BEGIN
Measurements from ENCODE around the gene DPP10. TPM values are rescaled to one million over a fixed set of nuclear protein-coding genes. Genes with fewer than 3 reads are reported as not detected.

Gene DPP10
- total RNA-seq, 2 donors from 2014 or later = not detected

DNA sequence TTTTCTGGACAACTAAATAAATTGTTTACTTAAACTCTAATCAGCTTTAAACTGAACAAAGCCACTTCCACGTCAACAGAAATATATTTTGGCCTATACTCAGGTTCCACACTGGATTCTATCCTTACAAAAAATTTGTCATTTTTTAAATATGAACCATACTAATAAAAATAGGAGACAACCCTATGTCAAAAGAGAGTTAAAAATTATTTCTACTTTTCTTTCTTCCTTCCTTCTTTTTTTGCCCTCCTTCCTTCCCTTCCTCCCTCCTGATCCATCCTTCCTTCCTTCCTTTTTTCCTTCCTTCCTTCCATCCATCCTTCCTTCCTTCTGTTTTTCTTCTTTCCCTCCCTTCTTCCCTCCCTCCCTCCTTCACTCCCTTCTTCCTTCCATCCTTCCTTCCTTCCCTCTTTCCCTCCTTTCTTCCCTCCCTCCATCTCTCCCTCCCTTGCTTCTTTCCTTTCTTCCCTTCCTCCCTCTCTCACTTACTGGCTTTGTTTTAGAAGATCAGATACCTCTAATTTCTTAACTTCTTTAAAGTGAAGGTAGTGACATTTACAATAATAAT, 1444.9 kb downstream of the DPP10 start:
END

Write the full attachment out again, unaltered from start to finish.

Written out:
Measurements from ENCODE around the gene DPP10. TPM values are rescaled to one million over a fixed set of nuclear protein-coding genes. Genes with fewer than 3 reads are reported as not detected.

Gene DPP10
- total RNA-seq, 2 donors from 2014 or later = not detected

DNA sequence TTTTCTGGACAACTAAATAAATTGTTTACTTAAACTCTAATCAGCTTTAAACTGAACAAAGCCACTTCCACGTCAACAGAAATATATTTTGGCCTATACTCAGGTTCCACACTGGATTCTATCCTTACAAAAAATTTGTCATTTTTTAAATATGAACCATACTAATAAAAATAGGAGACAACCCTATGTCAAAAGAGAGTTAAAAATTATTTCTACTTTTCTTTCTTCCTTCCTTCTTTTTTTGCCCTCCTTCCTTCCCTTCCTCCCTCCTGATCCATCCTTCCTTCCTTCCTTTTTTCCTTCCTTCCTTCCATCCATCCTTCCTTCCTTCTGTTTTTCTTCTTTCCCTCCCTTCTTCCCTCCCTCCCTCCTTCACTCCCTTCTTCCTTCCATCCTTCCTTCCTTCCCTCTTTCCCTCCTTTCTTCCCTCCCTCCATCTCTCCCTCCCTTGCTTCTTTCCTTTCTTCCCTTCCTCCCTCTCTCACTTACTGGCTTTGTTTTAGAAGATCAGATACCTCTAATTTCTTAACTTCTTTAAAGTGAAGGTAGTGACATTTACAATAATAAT, 1444.9 kb downstream of the DPP10 start: